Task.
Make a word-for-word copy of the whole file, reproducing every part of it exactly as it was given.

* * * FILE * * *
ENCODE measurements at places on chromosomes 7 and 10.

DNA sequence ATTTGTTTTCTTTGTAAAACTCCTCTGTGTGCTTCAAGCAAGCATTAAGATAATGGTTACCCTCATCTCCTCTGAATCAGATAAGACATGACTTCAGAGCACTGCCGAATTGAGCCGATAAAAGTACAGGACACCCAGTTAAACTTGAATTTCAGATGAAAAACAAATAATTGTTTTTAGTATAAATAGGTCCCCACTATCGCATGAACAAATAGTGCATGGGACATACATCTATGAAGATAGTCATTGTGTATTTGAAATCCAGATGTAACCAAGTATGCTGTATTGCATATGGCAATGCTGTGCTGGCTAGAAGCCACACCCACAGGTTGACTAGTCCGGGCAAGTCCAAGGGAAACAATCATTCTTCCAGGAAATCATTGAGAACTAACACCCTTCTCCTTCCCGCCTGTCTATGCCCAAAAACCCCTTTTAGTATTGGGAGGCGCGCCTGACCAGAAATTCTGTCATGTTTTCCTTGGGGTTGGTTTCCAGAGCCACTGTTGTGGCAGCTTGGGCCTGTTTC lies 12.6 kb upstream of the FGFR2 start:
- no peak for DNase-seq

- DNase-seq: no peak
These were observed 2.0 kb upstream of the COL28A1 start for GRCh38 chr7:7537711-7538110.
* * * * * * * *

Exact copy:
ENCODE measurements at places on chromosomes 7 and 10.

DNA sequence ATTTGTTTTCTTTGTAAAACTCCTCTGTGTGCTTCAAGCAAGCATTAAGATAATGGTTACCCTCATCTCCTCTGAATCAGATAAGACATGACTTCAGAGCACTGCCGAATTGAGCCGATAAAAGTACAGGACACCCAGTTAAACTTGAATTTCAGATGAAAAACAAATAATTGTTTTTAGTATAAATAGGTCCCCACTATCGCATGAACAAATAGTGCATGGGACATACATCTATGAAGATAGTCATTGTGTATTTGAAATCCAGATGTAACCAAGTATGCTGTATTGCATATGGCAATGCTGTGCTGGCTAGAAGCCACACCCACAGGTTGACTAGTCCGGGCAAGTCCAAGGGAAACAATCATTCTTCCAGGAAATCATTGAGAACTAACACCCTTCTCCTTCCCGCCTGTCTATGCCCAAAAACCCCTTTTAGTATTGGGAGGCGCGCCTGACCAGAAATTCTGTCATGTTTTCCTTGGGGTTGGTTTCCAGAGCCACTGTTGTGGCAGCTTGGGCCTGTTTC lies 12.6 kb upstream of the FGFR2 start:
- no peak for DNase-seq

- DNase-seq: no peak
These were observed 2.0 kb upstream of the COL28A1 start for GRCh38 chr7:7537711-7538110.